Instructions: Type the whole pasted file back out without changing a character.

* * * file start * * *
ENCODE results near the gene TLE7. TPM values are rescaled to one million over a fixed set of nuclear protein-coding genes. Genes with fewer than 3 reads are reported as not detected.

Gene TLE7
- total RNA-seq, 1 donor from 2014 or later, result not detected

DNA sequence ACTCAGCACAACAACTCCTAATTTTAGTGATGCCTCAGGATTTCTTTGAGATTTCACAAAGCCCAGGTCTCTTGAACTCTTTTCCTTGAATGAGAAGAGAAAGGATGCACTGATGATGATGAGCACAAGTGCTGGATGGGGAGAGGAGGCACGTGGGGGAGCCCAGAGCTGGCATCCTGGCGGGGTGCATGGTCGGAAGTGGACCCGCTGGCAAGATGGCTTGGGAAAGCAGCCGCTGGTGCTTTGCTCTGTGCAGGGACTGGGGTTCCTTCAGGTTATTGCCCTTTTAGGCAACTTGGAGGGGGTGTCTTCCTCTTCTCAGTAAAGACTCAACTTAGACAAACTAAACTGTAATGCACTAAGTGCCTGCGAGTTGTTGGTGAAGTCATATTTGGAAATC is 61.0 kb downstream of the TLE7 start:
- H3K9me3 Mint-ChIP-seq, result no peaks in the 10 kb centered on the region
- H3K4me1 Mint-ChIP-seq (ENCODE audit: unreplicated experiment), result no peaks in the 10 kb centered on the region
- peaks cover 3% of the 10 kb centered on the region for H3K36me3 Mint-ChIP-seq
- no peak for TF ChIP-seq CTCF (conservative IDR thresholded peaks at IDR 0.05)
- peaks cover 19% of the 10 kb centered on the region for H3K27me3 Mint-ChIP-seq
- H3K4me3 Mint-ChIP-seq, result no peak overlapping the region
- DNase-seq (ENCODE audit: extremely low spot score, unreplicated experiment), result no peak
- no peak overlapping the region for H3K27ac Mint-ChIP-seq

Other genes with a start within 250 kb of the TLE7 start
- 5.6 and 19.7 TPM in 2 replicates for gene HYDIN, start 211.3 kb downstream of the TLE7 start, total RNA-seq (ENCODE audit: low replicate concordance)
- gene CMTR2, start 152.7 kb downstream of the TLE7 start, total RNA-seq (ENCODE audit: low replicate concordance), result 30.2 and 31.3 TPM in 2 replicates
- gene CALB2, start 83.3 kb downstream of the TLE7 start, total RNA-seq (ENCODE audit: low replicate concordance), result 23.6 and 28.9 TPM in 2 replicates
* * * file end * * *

ENCODE results near the gene TLE7. TPM values are rescaled to one million over a fixed set of nuclear protein-coding genes. Genes with fewer than 3 reads are reported as not detected.

Gene TLE7
- total RNA-seq, 1 donor from 2014 or later, result not detected

DNA sequence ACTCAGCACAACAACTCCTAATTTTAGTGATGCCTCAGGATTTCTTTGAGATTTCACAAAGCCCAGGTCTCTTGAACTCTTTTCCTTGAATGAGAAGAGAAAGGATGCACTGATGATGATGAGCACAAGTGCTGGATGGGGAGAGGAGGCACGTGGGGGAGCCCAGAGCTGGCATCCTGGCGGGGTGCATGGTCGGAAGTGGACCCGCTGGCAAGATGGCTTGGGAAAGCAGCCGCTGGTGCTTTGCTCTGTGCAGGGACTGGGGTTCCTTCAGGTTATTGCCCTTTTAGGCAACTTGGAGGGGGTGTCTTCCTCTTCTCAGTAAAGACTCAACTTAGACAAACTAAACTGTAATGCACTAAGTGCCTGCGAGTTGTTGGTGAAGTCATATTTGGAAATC is 61.0 kb downstream of the TLE7 start:
- H3K9me3 Mint-ChIP-seq, result no peaks in the 10 kb centered on the region
- H3K4me1 Mint-ChIP-seq (ENCODE audit: unreplicated experiment), result no peaks in the 10 kb centered on the region
- peaks cover 3% of the 10 kb centered on the region for H3K36me3 Mint-ChIP-seq
- no peak for TF ChIP-seq CTCF (conservative IDR thresholded peaks at IDR 0.05)
- peaks cover 19% of the 10 kb centered on the region for H3K27me3 Mint-ChIP-seq
- H3K4me3 Mint-ChIP-seq, result no peak overlapping the region
- DNase-seq (ENCODE audit: extremely low spot score, unreplicated experiment), result no peak
- no peak overlapping the region for H3K27ac Mint-ChIP-seq

Other genes with a start within 250 kb of the TLE7 start
- 5.6 and 19.7 TPM in 2 replicates for gene HYDIN, start 211.3 kb downstream of the TLE7 start, total RNA-seq (ENCODE audit: low replicate concordance)
- gene CMTR2, start 152.7 kb downstream of the TLE7 start, total RNA-seq (ENCODE audit: low replicate concordance), result 30.2 and 31.3 TPM in 2 replicates
- gene CALB2, start 83.3 kb downstream of the TLE7 start, total RNA-seq (ENCODE audit: low replicate concordance), result 23.6 and 28.9 TPM in 2 replicates